West Berlin

Article

July 3, 2022

West Berlin (in German Berlin (West); in East Germany Westberlin) was an exclave of West Germany in the territory of East Germany during the entire period of the latter's legal existence between 1949 and 1990. Its minimum distance from the border between the two Germanys was about 160 km and had an extension of 479.9 km², due to the unification of three of the four sectors (the British, French and US) in which, at the end of the second world war, Berlin was divided by the four victorious powers, while the one occupied by the Soviet Union was known as East Berlin and became the capital of the German Democratic Republic. From 13 August 1961 to 9 November 1989 the two Berlin were physically separated by a wall erected by East Germany to put a stop to defections from their own country. Almost a year after the fall of the wall, on October 3, 1990, the two cities once again became a single administrative entity, following the reunification of the two Germanys. At the height of the Cold War in 1968, West Berlin had 2,202,000 inhabitants, making it the German city on both sides of the Iron Curtain with the largest number of residents. Being, from a geopolitical point of view, the only western outpost in the territory of the Warsaw Pact during the years of the Cold War (as well as, more generally, the only exclave of one of the two large blocks of that period within the area influence of the other), West Berlin gained considerable political importance (it was the destination of an official visit by US President John F. Kennedy in 1963, which became famous for his phrase in German Ich bin ein Berliner) and cultural: not a few novels and spy stories of the time were in fact set in Berlin due to the presence in that city of secret agents from both Germanys and Checkpoint Charlie, a checkpoint on Friedrichstraße which formed the geographical border between West Germany and East Germany and, by extension, the political one between the two opposing blocs, which in reality and in fictional fiction was the scene of escapes or attempts to escape and exchanges of spies prisoners of the opposite fractions.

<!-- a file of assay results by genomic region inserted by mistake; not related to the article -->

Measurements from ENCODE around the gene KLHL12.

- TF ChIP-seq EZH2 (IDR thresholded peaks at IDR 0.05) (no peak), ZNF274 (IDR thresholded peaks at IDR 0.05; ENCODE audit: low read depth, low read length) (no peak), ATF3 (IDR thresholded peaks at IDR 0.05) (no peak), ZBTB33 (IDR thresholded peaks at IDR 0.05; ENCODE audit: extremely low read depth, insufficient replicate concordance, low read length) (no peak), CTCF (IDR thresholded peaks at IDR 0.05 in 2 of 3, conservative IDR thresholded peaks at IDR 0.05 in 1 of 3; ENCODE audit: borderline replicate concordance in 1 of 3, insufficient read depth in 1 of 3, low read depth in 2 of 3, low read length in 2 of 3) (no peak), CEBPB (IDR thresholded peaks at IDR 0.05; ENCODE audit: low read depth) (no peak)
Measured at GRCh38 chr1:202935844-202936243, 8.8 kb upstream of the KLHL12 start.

Origins

The Potsdam Accords of 1945 established the legal framework for the occupation of Germany at the end of the Second World War. According to the agreements, Germany would formally remain under the administration of the four major war allies, the United States, the United Kingdom, France and the Soviet Union, until a German government acceptable to all parties was established. . The territory of Germany would have been reduced by about 25% compared to the 1919 borders by depriving it of the territories of East Germany, identified as former East German territories. The remaining territory would be divided into four zones, each administered by one of the allied countries. Berlin, which was surrounded by the newly established Soviet Occupation Zone in central Germany, would be similarly divided, with Western allies occupying an enclave consisting of the western parts of the city. Under the deal, the occupation of Berlin would only end as a result of an agreement between the four allies. The Western allies were granted three air corridors for their respective sectors of Berlin, and the Soviets, informally, allowed road and rail access between West Berlin and the western part of Germany. Initially, this agreement was for the sole purpose of creating a provisional administrative structure, with all parties agreeing that Germany and Berlin would soon be reunited. However, as relations between the Western allies and the Soviet Union deteriorated, starting the Cold War, the joint management of Germany and Berlin fell apart. Soon Berlin occupied